„The view which sees in every capitalist only a profit machine may very well meet the demands of propaganda, but it is conceived much too narrowly and does not correspond to reality.“

—  Rudolf Rocker
Context: The view which sees in every capitalist only a profit machine may very well meet the demands of propaganda, but it is conceived much too narrowly and does not correspond to reality. Even in modern giant capitalism the power-political interests frequently play a larger part than the purely economic considerations, although it is difficult to separate them from each other... The morbid desire to make millions of men submissive to a definite will and to force whole empires into courses which are useful to the secret purposes of small minorities, is frequently more evident in the typical representatives of modern capitalism than are purely economic considerations or the prospect of greater material profit. The desire to heap up ever increasing profits today no longer satisfies the demands of the great capitalistic oligarchies. Every one of its members knows what enormous power the possession of great wealth places in the hands of the individual and the caste to which he belongs. This knowledge gives a tempting incentive and creates that typical consciousness of mastery whose consequences are frequently more destructive than the facts of monopoly itself. Ch. 1 "The Insufficiency of Economic Materialism"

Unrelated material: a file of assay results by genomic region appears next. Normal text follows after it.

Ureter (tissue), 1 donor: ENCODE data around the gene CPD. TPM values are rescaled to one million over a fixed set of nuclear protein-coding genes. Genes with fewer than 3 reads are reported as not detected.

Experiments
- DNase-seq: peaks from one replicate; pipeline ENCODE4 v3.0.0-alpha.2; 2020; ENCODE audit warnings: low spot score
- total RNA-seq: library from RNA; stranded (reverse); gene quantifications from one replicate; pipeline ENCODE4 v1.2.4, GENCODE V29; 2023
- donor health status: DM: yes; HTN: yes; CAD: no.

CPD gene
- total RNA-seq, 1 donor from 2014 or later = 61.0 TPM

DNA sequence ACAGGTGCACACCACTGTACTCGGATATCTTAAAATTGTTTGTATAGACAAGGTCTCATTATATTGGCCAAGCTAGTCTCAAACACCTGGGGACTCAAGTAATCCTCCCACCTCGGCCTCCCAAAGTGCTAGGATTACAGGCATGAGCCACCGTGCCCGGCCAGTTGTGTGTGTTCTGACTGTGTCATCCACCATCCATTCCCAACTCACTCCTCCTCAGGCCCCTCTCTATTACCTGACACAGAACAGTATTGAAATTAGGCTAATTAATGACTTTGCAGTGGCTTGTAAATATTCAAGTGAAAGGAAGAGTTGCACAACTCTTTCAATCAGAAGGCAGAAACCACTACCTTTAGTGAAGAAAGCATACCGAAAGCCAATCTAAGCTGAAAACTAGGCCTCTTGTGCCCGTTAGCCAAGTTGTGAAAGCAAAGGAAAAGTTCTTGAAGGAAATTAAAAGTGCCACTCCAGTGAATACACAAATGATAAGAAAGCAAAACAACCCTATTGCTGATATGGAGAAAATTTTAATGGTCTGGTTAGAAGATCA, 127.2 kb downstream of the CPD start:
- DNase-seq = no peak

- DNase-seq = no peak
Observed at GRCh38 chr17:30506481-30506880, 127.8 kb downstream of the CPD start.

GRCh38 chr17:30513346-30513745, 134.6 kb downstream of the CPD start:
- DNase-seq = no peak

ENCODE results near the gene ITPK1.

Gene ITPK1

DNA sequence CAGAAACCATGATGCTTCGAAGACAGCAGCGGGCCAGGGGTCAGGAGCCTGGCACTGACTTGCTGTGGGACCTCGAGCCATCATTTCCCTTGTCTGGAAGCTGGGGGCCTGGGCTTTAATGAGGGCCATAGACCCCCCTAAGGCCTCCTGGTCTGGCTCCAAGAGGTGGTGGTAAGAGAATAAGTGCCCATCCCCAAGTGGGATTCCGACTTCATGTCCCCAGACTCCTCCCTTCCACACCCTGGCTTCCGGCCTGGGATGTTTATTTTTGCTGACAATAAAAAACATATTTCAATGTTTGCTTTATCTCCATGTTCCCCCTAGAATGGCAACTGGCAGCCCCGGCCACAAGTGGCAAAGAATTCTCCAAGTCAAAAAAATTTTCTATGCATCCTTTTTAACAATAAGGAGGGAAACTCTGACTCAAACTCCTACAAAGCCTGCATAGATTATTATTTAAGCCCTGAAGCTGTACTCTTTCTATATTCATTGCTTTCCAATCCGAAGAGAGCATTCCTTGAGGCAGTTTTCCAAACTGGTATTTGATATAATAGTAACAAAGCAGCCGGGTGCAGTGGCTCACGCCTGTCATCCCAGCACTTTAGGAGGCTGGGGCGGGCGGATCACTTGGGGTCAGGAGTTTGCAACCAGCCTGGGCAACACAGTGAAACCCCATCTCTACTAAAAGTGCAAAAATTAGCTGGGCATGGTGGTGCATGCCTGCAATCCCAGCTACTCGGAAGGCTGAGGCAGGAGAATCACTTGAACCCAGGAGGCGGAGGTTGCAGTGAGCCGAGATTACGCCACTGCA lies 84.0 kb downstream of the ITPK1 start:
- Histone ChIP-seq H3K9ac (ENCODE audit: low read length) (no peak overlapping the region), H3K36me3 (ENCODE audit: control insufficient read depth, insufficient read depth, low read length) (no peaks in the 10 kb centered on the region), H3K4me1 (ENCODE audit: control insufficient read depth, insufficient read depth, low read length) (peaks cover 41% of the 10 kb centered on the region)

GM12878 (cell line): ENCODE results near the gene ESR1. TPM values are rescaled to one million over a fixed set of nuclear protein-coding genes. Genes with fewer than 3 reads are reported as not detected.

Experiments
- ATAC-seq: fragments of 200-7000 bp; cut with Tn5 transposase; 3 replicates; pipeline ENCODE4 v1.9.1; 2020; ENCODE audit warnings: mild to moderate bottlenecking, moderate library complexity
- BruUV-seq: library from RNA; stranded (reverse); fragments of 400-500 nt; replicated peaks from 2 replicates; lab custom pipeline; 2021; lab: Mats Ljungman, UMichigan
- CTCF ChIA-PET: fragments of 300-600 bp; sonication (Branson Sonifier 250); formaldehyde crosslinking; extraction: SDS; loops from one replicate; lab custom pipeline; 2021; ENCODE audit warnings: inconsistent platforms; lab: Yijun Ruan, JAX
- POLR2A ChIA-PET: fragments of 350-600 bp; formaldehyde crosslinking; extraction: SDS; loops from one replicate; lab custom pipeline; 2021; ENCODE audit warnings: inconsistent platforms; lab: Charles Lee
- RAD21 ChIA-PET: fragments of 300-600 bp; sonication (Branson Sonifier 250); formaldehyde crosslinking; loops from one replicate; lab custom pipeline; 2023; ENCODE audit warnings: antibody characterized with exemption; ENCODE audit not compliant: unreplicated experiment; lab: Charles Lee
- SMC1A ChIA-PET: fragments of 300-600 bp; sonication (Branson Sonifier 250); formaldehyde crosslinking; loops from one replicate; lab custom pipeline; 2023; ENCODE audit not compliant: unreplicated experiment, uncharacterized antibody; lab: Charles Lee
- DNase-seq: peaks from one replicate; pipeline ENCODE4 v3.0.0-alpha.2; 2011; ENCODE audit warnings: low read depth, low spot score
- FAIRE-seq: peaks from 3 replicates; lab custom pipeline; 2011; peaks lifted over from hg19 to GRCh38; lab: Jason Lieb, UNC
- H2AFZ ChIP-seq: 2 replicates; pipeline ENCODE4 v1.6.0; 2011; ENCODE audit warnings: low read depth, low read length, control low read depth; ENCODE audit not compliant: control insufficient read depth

„Every culture, if its natural development is not too much affected by political restrictions, experiences a perpetual renewal of the formative urge, and out of that comes an ever growing diversity of creative activity.“

—  Rudolf Rocker
Context: Every culture, if its natural development is not too much affected by political restrictions, experiences a perpetual renewal of the formative urge, and out of that comes an ever growing diversity of creative activity. Every successful piece of work stirs the desire for greater perfection and deeper inspiration; each new form becomes the herald of new possibilities of development. Ch. 1 "Anarchism: Its Aims and Purposes"